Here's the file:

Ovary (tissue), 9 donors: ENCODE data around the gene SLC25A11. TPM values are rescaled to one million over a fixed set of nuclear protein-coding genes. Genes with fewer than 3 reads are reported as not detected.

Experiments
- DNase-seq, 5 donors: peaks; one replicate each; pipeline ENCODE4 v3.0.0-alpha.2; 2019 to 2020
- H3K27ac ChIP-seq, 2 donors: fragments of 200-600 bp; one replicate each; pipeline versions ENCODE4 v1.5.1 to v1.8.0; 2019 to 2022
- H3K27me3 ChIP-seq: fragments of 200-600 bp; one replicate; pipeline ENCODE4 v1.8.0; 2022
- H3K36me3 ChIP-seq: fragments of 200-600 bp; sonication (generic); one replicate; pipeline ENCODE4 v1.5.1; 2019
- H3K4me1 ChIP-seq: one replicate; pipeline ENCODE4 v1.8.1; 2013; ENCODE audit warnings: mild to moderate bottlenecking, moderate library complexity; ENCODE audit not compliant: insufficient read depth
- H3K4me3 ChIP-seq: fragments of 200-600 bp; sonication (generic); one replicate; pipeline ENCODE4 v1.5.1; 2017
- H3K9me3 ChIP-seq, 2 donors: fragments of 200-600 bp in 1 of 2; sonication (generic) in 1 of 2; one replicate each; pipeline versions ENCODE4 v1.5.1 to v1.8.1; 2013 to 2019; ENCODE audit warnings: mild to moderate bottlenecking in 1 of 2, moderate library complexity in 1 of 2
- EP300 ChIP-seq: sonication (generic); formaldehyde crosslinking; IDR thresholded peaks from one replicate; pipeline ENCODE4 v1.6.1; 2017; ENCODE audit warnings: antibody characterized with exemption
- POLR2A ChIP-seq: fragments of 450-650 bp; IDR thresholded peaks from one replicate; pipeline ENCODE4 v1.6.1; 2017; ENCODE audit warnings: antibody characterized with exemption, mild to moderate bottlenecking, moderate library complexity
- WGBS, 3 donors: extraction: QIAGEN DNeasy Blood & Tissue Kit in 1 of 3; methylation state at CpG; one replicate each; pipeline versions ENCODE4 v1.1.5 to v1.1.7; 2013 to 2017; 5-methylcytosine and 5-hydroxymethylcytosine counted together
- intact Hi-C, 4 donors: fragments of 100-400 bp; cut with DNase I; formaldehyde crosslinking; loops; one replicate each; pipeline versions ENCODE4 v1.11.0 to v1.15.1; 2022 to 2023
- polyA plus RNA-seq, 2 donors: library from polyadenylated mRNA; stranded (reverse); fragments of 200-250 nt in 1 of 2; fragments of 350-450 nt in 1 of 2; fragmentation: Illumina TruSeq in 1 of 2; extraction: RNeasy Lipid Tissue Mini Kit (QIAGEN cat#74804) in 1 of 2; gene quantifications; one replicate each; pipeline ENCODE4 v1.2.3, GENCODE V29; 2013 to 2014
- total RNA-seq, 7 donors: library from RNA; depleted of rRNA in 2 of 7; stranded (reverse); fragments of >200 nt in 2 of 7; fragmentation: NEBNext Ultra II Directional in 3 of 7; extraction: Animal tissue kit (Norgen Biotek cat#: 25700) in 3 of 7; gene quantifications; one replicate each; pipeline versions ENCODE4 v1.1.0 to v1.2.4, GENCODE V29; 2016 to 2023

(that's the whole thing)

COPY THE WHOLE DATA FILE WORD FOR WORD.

Ovary (tissue), 9 donors: ENCODE data around the gene SLC25A11. TPM values are rescaled to one million over a fixed set of nuclear protein-coding genes. Genes with fewer than 3 reads are reported as not detected.

Experiments
- DNase-seq, 5 donors: peaks; one replicate each; pipeline ENCODE4 v3.0.0-alpha.2; 2019 to 2020
- H3K27ac ChIP-seq, 2 donors: fragments of 200-600 bp; one replicate each; pipeline versions ENCODE4 v1.5.1 to v1.8.0; 2019 to 2022
- H3K27me3 ChIP-seq: fragments of 200-600 bp; one replicate; pipeline ENCODE4 v1.8.0; 2022
- H3K36me3 ChIP-seq: fragments of 200-600 bp; sonication (generic); one replicate; pipeline ENCODE4 v1.5.1; 2019
- H3K4me1 ChIP-seq: one replicate; pipeline ENCODE4 v1.8.1; 2013; ENCODE audit warnings: mild to moderate bottlenecking, moderate library complexity; ENCODE audit not compliant: insufficient read depth
- H3K4me3 ChIP-seq: fragments of 200-600 bp; sonication (generic); one replicate; pipeline ENCODE4 v1.5.1; 2017
- H3K9me3 ChIP-seq, 2 donors: fragments of 200-600 bp in 1 of 2; sonication (generic) in 1 of 2; one replicate each; pipeline versions ENCODE4 v1.5.1 to v1.8.1; 2013 to 2019; ENCODE audit warnings: mild to moderate bottlenecking in 1 of 2, moderate library complexity in 1 of 2
- EP300 ChIP-seq: sonication (generic); formaldehyde crosslinking; IDR thresholded peaks from one replicate; pipeline ENCODE4 v1.6.1; 2017; ENCODE audit warnings: antibody characterized with exemption
- POLR2A ChIP-seq: fragments of 450-650 bp; IDR thresholded peaks from one replicate; pipeline ENCODE4 v1.6.1; 2017; ENCODE audit warnings: antibody characterized with exemption, mild to moderate bottlenecking, moderate library complexity
- WGBS, 3 donors: extraction: QIAGEN DNeasy Blood & Tissue Kit in 1 of 3; methylation state at CpG; one replicate each; pipeline versions ENCODE4 v1.1.5 to v1.1.7; 2013 to 2017; 5-methylcytosine and 5-hydroxymethylcytosine counted together
- intact Hi-C, 4 donors: fragments of 100-400 bp; cut with DNase I; formaldehyde crosslinking; loops; one replicate each; pipeline versions ENCODE4 v1.11.0 to v1.15.1; 2022 to 2023
- polyA plus RNA-seq, 2 donors: library from polyadenylated mRNA; stranded (reverse); fragments of 200-250 nt in 1 of 2; fragments of 350-450 nt in 1 of 2; fragmentation: Illumina TruSeq in 1 of 2; extraction: RNeasy Lipid Tissue Mini Kit (QIAGEN cat#74804) in 1 of 2; gene quantifications; one replicate each; pipeline ENCODE4 v1.2.3, GENCODE V29; 2013 to 2014
- total RNA-seq, 7 donors: library from RNA; depleted of rRNA in 2 of 7; stranded (reverse); fragments of >200 nt in 2 of 7; fragmentation: NEBNext Ultra II Directional in 3 of 7; extraction: Animal tissue kit (Norgen Biotek cat#: 25700) in 3 of 7; gene quantifications; one replicate each; pipeline versions ENCODE4 v1.1.0 to v1.2.4, GENCODE V29; 2016 to 2023